New Zealand to impose vaccination on hotel staff

Vaccination against COVID-19 could be made mandatory for workers in places where customers must also show proof of their own jab, such as hospitality places, under a new law now in effect throughout the country. New Zealand.

The government will introduce a new risk assessment model in which business owners and managers can decide whether they want to require all staff to be fully vaccinated for various types of work in progress. The government says the process will establish a clear legal framework within which this decision can be made and implemented.

New Zealand Workplace Relations and Safety Minister Michael Wood said the new measure was introduced following calls from companies and unions to make workplaces as safe as possible.

The new regulations will apply to any business requiring the presentation of a vaccination certificate.

“We have heard calls from employers and employees to provide certainty on the roles that vaccinated workers must fulfill in protecting against COVID-19,” said Minister Wood.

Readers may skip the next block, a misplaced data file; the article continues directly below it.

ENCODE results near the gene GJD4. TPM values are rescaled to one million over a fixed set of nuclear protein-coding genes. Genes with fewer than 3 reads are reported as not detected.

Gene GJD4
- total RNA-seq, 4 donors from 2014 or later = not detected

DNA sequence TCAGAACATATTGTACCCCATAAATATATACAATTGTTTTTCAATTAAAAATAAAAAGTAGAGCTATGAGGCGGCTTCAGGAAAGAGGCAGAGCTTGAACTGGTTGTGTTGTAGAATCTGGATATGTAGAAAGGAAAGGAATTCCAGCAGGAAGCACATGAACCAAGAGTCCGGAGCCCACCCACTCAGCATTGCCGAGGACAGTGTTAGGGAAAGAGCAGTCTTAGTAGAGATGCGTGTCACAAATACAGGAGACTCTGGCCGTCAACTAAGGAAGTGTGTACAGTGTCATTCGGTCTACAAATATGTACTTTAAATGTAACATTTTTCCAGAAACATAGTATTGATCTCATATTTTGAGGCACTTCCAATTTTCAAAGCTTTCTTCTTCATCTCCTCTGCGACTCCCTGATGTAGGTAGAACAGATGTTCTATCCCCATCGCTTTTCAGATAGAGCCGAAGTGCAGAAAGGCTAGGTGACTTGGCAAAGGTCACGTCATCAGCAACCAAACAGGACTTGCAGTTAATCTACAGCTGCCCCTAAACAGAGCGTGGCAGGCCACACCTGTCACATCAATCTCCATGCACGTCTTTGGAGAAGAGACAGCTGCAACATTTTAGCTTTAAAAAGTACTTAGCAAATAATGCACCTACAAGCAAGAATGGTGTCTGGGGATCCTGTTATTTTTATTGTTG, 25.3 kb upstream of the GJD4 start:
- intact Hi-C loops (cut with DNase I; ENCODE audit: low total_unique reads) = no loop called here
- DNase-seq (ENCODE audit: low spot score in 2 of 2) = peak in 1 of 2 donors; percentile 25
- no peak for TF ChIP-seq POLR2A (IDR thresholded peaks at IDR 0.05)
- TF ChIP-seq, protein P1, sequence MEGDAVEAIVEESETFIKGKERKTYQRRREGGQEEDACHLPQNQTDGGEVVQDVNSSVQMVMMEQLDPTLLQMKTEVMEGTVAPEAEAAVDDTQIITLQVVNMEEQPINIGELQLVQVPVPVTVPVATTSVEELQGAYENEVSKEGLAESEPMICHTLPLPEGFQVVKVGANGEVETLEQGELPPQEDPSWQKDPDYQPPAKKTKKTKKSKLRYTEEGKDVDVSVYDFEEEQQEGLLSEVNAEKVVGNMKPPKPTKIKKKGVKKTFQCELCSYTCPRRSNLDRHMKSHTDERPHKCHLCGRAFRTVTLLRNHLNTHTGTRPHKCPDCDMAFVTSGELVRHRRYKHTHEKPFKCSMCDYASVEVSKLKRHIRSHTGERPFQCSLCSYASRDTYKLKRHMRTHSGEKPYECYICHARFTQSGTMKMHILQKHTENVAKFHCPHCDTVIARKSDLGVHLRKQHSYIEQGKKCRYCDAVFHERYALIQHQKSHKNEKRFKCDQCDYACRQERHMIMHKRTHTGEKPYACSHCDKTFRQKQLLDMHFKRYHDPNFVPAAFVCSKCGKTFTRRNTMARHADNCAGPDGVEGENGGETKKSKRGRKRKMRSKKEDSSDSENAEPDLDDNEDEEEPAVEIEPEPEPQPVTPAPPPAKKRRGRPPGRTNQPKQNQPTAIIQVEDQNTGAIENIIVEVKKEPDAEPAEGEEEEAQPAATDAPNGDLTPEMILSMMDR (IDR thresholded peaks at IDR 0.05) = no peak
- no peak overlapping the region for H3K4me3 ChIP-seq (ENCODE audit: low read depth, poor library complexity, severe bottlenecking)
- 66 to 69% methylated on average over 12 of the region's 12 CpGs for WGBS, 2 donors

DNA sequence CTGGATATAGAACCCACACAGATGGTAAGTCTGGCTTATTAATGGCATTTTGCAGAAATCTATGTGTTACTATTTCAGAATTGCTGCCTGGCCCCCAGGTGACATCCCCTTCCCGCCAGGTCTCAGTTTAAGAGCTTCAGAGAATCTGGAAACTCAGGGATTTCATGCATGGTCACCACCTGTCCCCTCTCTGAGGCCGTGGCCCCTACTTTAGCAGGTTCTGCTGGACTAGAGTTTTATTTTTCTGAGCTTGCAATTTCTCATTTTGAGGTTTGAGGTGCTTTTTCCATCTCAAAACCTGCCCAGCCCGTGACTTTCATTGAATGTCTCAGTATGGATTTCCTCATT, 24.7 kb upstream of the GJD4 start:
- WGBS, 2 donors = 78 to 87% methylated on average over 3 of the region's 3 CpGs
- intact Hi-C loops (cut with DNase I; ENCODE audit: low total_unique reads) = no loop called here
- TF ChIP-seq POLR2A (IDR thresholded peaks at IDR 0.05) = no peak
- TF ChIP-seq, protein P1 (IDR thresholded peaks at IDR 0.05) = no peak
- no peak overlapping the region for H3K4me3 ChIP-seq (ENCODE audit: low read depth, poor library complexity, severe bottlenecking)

“This risk assessment will build on the advice provided by WorkSafe, with input from public health officials, business representatives and unions. It will cover factors such as whether a workplace involves interaction with customers. “

Under the proposal, companies that choose to require their staff to be vaccinated must provide four weeks’ notice to workers to either receive their first vaccine or provide a valid medical exemption before layoff discussions can begin.

New Zealand imposes vaccine
The Novotel Auckland Airport acts as a quarantine facility for New Zealand.

“This change will only apply to employees who have no notice period, or whose notice periods are less than four weeks. Most employees will have notice periods in their employment contract, ”added Minister Wood.

To another extent, New Zealand has also presented plans to halve the time for travelers from hot spots identified as part of its announced plan to reopen to the world.

From November 14, the mandatory time spent in Managed Segregation and Quarantine (MIQ) will drop from 14 to seven days for overseas arrivals, with home segregation taking effect until a negative test be returned on day 9.

The country is in the process of implementing its previously announced traffic light system which identifies a level of risk for travelers based on their country of departure.

Peter M. Doran